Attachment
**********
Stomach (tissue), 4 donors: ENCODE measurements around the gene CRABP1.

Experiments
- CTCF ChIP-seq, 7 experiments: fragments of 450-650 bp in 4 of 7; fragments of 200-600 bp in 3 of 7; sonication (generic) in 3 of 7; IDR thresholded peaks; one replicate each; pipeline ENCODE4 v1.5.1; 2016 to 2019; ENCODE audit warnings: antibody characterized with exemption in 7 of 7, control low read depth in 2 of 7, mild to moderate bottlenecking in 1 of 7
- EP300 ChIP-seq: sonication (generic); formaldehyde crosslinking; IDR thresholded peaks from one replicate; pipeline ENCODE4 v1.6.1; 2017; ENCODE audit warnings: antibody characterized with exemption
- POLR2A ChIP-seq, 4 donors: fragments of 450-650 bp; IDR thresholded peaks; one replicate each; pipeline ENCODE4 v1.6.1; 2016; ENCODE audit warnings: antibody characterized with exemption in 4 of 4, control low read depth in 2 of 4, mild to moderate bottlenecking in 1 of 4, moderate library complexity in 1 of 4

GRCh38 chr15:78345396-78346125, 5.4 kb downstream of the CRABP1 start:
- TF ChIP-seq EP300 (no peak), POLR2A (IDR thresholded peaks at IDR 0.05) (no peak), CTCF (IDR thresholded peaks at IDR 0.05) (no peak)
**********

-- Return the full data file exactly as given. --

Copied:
Stomach (tissue), 4 donors: ENCODE measurements around the gene CRABP1.

Experiments
- CTCF ChIP-seq, 7 experiments: fragments of 450-650 bp in 4 of 7; fragments of 200-600 bp in 3 of 7; sonication (generic) in 3 of 7; IDR thresholded peaks; one replicate each; pipeline ENCODE4 v1.5.1; 2016 to 2019; ENCODE audit warnings: antibody characterized with exemption in 7 of 7, control low read depth in 2 of 7, mild to moderate bottlenecking in 1 of 7
- EP300 ChIP-seq: sonication (generic); formaldehyde crosslinking; IDR thresholded peaks from one replicate; pipeline ENCODE4 v1.6.1; 2017; ENCODE audit warnings: antibody characterized with exemption
- POLR2A ChIP-seq, 4 donors: fragments of 450-650 bp; IDR thresholded peaks; one replicate each; pipeline ENCODE4 v1.6.1; 2016; ENCODE audit warnings: antibody characterized with exemption in 4 of 4, control low read depth in 2 of 4, mild to moderate bottlenecking in 1 of 4, moderate library complexity in 1 of 4

GRCh38 chr15:78345396-78346125, 5.4 kb downstream of the CRABP1 start:
- TF ChIP-seq EP300 (no peak), POLR2A (IDR thresholded peaks at IDR 0.05) (no peak), CTCF (IDR thresholded peaks at IDR 0.05) (no peak)